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- Drink non-alcoholic drinks like an addict—also known as "Sugar Crushing". Juice, soda, more juice.
- Avoid most parties. Get comfortable with feeling lonely and weird at home in your sweatpants.
- Force yourself to go to a party, because you’re starting to feel sorry for yourself. Resist the urge to talk about your sweatpants and your cat.
- Pull your "awkward happy face" when people look at you and ask you why you are so quiet.
- Resist the urge to whisper "fuck you" quietly to yourself when they walk away. If you must, whisper it quietly.
If needed, practice saying “EVERYTHING IS AWESOME” in the upstairs bathroom.
- At family events, take MANY breaks in the kitchen pantry, and practice deep breathing to soothe the cutting remarks & comments from family members about your career choice and lack of children.
- Resist the urge to steal and consume the shared box of red wine set up in the family dining room. If needed, take a long, deep sniff of your sister-in-laws glass of chardonnay.
- Carb load like crazy. Breads, cookies, more breads.
- Drink coffee until as late as 11 PM. Enjoy the sweet relief of having something you are addicted to flowing through your system.
- Lie. Answer "cider" when everyone asks “WHAT ARE YOU DRINKING?” It is non-alcoholic apple cider, with soda water, and ice cubes in a wine glass. Not lying, it’s cider.
- Quiet the voice that is screaming at you that you are torturing yourself by doing laps around your parent's house. Never stop walking in and out of rooms.
- Get used to being bored. Like REALLY bored.
- When relatives start to slur their words and ask you inappropriate questions, go to the play room and strike up a conversation with your five year old nephew about "butts."
- Realize and accept that 95 percent of the holiday "magic" you used to feel in past holidays came from the drinks you put to your lips. Accept the fact that the magical-bubbly-sparkly feeling that had been there every Christmas was primarily from a bottle. The magic that made the snow prettier, made the people more charming, made the financial worries more palpable, and made Christmas Eve mass go by faster.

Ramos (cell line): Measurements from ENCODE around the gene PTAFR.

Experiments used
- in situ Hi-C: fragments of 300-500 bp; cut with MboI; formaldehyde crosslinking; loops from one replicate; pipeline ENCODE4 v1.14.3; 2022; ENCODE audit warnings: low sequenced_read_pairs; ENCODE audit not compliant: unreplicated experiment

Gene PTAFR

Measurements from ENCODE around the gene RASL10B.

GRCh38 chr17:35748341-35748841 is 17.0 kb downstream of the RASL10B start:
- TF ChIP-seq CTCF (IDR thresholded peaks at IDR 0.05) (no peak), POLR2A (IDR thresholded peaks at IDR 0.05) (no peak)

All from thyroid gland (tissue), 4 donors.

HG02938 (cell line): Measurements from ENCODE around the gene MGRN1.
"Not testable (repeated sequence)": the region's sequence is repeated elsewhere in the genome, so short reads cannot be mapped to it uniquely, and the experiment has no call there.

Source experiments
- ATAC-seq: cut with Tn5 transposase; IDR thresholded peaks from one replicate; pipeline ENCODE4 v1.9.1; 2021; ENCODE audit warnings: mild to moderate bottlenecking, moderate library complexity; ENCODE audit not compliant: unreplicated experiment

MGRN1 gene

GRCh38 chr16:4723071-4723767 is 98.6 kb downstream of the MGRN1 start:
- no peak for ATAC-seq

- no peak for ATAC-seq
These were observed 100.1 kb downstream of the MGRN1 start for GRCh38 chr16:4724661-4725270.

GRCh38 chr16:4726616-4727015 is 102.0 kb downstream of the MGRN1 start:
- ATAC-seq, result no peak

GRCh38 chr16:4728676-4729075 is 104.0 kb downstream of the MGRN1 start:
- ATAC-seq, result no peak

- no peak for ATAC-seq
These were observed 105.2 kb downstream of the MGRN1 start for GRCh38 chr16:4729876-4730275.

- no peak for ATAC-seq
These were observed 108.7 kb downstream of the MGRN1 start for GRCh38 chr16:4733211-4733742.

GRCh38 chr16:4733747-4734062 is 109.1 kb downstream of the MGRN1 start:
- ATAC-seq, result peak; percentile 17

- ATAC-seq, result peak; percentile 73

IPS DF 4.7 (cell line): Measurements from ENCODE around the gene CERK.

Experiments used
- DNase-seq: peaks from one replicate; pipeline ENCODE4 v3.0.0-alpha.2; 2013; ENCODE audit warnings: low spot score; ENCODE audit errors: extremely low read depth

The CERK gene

Let yourself feel sad about this.
- Start planning today how you will "get through" and make the next Christmas season more fun and rewarding for yourself. Now that you've made it through your first sober holiday season, the worst is over! It will be much easier next year.
PS. What are you doing for New Year's Eve?
In all seriousness. Hey. If you are reading this, maybe you are also experiencing your very first sober holiday season. Maybe you were like me this late November, up late at night, lying in bed, Googling "how to get through your first sober holiday." I wanted to shed a little bit of light on my experience of my first sober Christmas season, because man on man, it was hard. I've been sober for 9 months, and I thought I had built up enough of a defence in myself to carry me over the festive season, but it was totally tough. I started this essay and wanted to keep it serious, and then my husband read it and was rolling on the floor laughing. It made me realize that it all was a bit absurd, how I dealt with getting through the holiday sober. It made me realize just how booze-soaked our world is on a spring day, but over the month of December, it is totally drenched. I'm hoping that next year, I'll be still sober and better able to handle it all. Next year, I will PLAN for a sober holiday, and not just be at the whim of what my friends and family members want to do. This year, I was on the run from alcohol at every turn. Next year, I'll have a plan in place. All the best to you on your sober journey. I know it's not easy. xox